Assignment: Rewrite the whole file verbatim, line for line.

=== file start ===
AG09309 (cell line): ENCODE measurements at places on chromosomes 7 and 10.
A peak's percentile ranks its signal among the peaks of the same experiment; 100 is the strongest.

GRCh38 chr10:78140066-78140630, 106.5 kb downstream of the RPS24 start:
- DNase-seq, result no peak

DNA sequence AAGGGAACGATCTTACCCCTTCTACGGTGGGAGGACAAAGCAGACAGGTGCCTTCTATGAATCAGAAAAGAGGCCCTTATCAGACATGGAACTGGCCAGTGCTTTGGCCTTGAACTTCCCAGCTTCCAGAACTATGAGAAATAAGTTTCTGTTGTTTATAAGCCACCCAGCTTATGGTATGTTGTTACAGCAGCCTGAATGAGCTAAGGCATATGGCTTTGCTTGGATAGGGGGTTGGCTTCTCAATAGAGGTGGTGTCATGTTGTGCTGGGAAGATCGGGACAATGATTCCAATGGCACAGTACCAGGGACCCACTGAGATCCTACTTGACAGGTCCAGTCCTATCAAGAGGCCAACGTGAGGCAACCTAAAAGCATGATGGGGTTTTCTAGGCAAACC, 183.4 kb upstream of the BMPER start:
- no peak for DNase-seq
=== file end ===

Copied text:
AG09309 (cell line): ENCODE measurements at places on chromosomes 7 and 10.
A peak's percentile ranks its signal among the peaks of the same experiment; 100 is the strongest.

GRCh38 chr10:78140066-78140630, 106.5 kb downstream of the RPS24 start:
- DNase-seq, result no peak

DNA sequence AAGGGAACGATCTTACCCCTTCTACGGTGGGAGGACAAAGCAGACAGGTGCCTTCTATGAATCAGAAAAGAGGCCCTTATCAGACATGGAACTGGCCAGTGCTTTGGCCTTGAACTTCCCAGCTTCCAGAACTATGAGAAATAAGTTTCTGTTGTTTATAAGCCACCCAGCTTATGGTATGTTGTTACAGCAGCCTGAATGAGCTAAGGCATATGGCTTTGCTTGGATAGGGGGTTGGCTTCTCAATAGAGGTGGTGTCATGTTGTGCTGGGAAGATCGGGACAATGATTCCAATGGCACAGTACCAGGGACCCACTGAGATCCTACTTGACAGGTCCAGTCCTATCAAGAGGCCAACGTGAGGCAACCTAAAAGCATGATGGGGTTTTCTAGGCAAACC, 183.4 kb upstream of the BMPER start:
- no peak for DNase-seq